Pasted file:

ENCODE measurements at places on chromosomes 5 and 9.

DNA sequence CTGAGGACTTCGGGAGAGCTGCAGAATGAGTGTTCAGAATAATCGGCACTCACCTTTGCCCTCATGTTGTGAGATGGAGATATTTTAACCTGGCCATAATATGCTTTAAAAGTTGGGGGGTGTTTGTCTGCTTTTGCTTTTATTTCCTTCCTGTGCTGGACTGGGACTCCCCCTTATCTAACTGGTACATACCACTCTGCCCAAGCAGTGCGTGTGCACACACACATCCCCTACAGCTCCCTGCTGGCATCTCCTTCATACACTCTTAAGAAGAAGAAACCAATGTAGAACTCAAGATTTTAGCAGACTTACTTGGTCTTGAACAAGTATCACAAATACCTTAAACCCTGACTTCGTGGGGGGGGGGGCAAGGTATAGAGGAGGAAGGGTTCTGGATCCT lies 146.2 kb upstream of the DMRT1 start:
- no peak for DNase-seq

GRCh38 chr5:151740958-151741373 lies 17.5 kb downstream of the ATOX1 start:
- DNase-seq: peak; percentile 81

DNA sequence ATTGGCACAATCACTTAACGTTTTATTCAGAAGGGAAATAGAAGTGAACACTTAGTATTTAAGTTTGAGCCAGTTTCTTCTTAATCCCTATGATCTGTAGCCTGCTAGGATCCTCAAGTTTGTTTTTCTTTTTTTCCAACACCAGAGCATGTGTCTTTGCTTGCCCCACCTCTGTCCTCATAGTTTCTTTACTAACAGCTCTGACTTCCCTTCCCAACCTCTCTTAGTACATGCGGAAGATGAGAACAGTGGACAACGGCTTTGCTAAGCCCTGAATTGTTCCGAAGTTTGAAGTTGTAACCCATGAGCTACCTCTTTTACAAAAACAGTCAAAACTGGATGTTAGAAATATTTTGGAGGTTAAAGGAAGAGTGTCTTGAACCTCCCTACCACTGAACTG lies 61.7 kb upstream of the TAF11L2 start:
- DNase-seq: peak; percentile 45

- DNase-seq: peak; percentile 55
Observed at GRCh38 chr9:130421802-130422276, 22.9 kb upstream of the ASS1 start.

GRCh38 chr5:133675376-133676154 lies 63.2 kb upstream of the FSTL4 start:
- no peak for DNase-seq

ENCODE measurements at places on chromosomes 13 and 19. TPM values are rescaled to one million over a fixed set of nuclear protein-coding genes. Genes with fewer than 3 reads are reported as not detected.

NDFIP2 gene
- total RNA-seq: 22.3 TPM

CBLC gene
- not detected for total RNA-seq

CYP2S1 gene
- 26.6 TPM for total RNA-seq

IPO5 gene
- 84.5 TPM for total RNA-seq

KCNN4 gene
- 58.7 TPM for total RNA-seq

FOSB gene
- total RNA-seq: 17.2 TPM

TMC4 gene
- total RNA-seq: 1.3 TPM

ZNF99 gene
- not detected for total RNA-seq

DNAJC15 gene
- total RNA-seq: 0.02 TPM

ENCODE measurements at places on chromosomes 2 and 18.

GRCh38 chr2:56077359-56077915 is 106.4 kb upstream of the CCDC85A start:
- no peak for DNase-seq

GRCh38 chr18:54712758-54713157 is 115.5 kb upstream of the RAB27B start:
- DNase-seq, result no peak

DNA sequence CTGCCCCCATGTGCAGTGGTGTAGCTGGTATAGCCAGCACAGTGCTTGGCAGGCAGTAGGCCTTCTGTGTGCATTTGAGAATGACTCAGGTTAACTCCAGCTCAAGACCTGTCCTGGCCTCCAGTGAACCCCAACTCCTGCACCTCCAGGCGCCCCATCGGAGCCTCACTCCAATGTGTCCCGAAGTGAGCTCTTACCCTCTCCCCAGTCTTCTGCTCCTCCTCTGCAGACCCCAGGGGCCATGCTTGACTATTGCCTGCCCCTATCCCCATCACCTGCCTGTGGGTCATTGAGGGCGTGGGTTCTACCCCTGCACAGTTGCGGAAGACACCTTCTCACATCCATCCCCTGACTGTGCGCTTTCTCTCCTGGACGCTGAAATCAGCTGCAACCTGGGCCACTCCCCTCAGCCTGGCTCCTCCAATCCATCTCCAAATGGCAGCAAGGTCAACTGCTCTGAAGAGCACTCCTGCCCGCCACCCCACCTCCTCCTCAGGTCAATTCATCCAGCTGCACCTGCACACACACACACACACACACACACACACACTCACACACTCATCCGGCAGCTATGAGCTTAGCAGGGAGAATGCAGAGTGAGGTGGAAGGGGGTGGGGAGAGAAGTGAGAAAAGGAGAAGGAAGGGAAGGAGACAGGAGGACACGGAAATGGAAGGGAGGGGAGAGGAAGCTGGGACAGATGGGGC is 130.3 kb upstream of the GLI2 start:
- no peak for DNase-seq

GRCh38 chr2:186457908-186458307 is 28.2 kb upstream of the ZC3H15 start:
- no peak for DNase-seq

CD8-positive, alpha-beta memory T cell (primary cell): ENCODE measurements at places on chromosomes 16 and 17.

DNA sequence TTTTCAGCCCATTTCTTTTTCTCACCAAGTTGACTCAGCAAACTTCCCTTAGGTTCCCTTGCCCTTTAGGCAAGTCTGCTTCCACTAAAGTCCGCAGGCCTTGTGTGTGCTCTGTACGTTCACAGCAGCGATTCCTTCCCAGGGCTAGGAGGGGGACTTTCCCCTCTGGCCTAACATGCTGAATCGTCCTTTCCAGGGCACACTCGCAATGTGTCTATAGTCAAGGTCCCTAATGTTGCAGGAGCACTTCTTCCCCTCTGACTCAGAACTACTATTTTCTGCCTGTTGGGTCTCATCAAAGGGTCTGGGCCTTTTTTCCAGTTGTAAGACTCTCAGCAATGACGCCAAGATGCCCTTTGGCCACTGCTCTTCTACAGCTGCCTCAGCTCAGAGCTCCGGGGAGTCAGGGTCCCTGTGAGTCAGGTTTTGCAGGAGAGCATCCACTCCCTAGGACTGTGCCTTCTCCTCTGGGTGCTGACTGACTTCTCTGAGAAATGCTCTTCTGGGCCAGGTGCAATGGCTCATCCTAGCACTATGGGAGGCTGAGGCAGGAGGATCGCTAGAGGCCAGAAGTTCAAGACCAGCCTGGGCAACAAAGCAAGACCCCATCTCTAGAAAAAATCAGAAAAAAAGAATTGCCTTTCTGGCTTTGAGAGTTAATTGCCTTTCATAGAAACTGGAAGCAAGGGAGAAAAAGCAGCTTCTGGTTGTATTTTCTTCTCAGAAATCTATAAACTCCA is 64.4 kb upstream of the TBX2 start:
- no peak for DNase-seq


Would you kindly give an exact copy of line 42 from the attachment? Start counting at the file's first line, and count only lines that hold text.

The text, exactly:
- no peak for DNase-seq